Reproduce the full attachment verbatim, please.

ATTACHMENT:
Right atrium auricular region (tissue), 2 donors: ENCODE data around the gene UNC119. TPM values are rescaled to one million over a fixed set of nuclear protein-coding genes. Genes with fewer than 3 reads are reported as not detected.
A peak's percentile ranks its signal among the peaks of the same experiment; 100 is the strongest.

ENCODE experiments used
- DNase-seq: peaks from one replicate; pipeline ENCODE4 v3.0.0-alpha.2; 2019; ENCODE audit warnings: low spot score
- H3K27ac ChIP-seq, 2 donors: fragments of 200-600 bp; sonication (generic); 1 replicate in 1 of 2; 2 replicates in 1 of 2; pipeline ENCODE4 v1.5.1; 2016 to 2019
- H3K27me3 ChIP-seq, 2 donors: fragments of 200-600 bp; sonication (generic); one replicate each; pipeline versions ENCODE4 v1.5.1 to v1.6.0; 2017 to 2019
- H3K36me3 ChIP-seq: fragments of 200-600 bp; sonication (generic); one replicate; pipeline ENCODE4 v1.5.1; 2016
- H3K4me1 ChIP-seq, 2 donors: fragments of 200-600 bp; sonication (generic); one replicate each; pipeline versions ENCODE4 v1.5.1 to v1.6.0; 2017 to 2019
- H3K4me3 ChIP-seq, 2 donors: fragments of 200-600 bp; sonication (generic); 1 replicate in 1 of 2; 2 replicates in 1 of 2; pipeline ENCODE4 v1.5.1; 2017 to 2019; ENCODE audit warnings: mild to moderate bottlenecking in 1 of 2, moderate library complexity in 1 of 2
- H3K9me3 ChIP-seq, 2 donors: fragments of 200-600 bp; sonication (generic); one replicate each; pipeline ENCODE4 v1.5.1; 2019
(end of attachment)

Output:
Right atrium auricular region (tissue), 2 donors: ENCODE data around the gene UNC119. TPM values are rescaled to one million over a fixed set of nuclear protein-coding genes. Genes with fewer than 3 reads are reported as not detected.
A peak's percentile ranks its signal among the peaks of the same experiment; 100 is the strongest.

ENCODE experiments used
- DNase-seq: peaks from one replicate; pipeline ENCODE4 v3.0.0-alpha.2; 2019; ENCODE audit warnings: low spot score
- H3K27ac ChIP-seq, 2 donors: fragments of 200-600 bp; sonication (generic); 1 replicate in 1 of 2; 2 replicates in 1 of 2; pipeline ENCODE4 v1.5.1; 2016 to 2019
- H3K27me3 ChIP-seq, 2 donors: fragments of 200-600 bp; sonication (generic); one replicate each; pipeline versions ENCODE4 v1.5.1 to v1.6.0; 2017 to 2019
- H3K36me3 ChIP-seq: fragments of 200-600 bp; sonication (generic); one replicate; pipeline ENCODE4 v1.5.1; 2016
- H3K4me1 ChIP-seq, 2 donors: fragments of 200-600 bp; sonication (generic); one replicate each; pipeline versions ENCODE4 v1.5.1 to v1.6.0; 2017 to 2019
- H3K4me3 ChIP-seq, 2 donors: fragments of 200-600 bp; sonication (generic); 1 replicate in 1 of 2; 2 replicates in 1 of 2; pipeline ENCODE4 v1.5.1; 2017 to 2019; ENCODE audit warnings: mild to moderate bottlenecking in 1 of 2, moderate library complexity in 1 of 2
- H3K9me3 ChIP-seq, 2 donors: fragments of 200-600 bp; sonication (generic); one replicate each; pipeline ENCODE4 v1.5.1; 2019